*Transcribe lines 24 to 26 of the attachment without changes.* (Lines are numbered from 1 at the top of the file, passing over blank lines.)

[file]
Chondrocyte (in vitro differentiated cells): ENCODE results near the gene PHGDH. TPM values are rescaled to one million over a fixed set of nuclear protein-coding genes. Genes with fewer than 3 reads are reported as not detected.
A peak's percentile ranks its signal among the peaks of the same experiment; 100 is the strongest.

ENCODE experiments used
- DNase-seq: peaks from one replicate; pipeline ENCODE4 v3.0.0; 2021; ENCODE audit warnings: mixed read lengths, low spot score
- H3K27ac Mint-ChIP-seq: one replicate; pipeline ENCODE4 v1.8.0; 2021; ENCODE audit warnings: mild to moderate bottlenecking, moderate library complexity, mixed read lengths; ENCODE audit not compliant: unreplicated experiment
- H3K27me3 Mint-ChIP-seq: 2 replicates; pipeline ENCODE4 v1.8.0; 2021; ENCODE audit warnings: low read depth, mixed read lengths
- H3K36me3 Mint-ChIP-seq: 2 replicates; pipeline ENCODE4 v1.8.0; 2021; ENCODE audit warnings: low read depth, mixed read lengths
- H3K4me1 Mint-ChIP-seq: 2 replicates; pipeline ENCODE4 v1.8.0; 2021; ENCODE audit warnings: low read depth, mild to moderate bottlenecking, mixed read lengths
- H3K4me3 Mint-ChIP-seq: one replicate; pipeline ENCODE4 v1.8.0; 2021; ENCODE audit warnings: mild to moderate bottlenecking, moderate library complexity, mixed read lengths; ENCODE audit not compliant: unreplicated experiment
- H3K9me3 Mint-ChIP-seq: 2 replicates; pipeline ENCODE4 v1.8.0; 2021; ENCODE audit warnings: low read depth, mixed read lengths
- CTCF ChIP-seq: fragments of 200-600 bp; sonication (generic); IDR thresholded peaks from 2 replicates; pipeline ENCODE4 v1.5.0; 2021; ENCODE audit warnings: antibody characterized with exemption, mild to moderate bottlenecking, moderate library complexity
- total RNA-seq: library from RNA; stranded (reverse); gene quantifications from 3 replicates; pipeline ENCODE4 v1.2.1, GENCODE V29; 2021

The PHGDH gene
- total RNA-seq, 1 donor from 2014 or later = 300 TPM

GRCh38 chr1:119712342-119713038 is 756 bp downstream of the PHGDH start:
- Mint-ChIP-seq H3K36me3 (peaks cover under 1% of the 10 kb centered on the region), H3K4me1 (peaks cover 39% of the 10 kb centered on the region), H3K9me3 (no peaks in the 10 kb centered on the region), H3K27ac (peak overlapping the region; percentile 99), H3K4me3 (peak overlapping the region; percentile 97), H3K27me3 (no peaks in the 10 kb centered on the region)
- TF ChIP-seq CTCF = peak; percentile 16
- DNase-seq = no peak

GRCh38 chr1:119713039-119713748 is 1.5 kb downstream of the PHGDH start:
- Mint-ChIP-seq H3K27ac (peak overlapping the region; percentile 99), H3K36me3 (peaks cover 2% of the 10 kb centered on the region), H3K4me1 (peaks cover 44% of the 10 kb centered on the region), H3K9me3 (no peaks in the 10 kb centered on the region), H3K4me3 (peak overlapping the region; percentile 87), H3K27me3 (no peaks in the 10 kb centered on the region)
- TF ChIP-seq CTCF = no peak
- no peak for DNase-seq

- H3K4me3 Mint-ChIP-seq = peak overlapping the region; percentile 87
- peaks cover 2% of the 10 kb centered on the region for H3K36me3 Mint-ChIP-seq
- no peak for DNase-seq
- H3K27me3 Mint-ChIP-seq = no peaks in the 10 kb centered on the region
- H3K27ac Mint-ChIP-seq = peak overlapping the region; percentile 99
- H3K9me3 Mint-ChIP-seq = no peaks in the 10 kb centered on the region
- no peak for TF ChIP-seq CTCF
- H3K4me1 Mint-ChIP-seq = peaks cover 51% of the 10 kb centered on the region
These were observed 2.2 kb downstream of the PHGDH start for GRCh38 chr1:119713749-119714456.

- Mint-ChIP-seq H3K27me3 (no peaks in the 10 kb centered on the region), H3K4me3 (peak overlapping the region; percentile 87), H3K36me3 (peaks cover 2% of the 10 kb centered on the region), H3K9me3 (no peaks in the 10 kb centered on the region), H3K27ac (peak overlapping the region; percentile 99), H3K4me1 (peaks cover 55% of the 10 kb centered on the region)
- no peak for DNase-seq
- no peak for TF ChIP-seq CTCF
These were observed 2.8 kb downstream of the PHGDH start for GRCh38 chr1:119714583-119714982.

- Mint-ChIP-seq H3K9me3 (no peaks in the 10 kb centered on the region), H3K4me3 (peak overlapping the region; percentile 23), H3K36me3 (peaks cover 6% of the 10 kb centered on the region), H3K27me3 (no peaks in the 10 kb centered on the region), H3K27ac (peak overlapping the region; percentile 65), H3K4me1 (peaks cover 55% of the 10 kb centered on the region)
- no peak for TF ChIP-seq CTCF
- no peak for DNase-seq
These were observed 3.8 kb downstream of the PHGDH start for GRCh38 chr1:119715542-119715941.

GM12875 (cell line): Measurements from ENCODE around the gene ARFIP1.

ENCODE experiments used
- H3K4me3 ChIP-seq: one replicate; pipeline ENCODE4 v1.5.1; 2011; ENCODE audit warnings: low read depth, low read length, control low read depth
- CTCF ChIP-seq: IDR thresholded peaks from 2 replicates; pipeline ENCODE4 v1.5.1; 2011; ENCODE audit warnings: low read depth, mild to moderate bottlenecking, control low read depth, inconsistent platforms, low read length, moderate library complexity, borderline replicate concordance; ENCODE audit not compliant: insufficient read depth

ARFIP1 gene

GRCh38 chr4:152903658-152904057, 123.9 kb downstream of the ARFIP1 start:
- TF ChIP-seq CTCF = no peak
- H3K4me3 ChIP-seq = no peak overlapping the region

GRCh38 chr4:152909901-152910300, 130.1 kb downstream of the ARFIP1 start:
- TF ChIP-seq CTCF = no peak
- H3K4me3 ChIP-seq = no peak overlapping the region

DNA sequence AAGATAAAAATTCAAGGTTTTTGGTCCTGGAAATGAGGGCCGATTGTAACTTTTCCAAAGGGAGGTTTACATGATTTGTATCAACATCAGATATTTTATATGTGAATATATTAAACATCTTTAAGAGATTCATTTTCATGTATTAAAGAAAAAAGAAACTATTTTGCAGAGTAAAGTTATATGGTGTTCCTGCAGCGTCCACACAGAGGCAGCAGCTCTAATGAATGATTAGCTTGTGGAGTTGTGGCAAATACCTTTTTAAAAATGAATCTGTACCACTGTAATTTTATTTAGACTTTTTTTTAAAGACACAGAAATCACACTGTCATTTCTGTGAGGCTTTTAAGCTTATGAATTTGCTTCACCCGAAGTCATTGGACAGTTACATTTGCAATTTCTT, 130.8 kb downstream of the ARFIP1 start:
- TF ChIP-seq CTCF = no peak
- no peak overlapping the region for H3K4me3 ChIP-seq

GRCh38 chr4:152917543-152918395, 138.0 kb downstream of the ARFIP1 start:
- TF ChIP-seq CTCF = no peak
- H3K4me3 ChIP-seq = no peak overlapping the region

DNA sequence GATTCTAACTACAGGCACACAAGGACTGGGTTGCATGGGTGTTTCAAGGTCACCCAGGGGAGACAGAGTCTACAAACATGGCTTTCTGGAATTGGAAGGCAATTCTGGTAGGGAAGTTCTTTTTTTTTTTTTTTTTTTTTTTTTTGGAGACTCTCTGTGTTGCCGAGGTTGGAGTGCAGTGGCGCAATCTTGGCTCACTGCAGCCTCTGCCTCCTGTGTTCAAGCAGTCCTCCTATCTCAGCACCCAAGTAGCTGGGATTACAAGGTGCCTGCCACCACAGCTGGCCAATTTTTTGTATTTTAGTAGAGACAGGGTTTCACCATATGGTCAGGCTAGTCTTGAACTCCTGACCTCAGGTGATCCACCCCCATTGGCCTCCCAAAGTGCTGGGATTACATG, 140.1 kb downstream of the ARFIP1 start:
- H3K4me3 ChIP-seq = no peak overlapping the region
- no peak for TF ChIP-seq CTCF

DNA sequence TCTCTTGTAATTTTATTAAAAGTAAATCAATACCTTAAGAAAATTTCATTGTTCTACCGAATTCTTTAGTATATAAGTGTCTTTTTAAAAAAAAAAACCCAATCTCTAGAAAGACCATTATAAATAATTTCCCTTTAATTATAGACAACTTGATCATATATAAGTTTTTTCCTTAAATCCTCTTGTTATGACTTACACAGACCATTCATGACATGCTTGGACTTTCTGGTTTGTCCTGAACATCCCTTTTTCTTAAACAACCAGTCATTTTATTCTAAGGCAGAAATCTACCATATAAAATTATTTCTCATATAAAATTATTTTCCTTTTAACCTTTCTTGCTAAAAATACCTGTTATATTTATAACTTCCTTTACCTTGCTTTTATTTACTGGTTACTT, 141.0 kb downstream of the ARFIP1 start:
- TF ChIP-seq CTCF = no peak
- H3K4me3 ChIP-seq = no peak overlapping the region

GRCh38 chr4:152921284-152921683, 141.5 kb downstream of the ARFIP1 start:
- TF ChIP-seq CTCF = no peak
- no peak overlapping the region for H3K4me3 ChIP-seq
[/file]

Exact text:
- peaks cover 2% of the 10 kb centered on the region for H3K36me3 Mint-ChIP-seq
- no peak for DNase-seq
- H3K27me3 Mint-ChIP-seq = no peaks in the 10 kb centered on the region